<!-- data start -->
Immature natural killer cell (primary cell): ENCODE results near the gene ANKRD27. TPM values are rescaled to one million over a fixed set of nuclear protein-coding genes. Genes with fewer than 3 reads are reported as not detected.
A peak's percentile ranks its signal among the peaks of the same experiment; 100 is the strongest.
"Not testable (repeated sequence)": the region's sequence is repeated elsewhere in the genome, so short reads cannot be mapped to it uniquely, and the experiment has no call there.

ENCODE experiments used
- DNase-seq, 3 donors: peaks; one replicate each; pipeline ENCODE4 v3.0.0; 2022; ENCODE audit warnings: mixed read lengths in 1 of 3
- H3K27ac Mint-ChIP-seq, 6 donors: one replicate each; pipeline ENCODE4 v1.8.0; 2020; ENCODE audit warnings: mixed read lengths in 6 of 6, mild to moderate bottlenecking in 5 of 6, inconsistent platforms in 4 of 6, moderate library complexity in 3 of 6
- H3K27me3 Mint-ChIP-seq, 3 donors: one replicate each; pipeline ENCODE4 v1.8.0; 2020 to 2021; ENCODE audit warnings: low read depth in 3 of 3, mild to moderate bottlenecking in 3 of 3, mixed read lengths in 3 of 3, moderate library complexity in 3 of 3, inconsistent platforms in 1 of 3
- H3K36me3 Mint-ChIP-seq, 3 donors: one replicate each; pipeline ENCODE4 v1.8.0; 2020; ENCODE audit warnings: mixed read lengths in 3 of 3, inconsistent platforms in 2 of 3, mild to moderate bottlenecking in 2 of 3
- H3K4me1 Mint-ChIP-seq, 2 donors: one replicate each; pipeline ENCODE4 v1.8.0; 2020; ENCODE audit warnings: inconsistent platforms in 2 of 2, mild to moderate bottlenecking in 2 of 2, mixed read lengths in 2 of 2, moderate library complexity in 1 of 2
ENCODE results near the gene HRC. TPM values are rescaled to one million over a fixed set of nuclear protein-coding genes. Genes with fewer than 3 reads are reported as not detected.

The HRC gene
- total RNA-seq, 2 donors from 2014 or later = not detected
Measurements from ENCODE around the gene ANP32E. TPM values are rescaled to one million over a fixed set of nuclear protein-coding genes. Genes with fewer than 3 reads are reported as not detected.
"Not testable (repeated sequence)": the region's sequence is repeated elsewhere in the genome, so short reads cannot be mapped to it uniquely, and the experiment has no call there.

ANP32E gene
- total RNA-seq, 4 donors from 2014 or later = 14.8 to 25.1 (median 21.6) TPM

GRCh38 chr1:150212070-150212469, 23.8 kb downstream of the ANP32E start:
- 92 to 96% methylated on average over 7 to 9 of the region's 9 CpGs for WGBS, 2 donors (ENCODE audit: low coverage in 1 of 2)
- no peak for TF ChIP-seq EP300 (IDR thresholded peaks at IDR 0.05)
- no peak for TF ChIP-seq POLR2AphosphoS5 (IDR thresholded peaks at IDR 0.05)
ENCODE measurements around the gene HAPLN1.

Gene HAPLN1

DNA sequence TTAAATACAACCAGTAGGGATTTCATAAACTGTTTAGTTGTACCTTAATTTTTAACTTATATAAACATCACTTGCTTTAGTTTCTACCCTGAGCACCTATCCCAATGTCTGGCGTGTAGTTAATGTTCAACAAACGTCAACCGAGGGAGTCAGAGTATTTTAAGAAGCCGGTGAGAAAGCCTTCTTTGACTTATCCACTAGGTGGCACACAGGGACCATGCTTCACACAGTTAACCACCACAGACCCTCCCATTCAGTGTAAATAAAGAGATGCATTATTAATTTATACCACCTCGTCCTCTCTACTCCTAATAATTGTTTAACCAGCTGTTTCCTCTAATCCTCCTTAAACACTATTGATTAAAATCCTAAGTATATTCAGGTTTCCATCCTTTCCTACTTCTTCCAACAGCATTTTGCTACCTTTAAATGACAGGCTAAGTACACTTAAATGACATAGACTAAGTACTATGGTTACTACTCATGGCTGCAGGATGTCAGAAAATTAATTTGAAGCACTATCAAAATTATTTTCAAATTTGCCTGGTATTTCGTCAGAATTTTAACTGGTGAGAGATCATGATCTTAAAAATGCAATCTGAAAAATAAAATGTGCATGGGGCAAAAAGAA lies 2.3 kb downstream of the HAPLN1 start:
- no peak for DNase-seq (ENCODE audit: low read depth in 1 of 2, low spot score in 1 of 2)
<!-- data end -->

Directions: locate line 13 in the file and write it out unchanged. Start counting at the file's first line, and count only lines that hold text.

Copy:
Measurements from ENCODE around the gene ANP32E. TPM values are rescaled to one million over a fixed set of nuclear protein-coding genes. Genes with fewer than 3 reads are reported as not detected.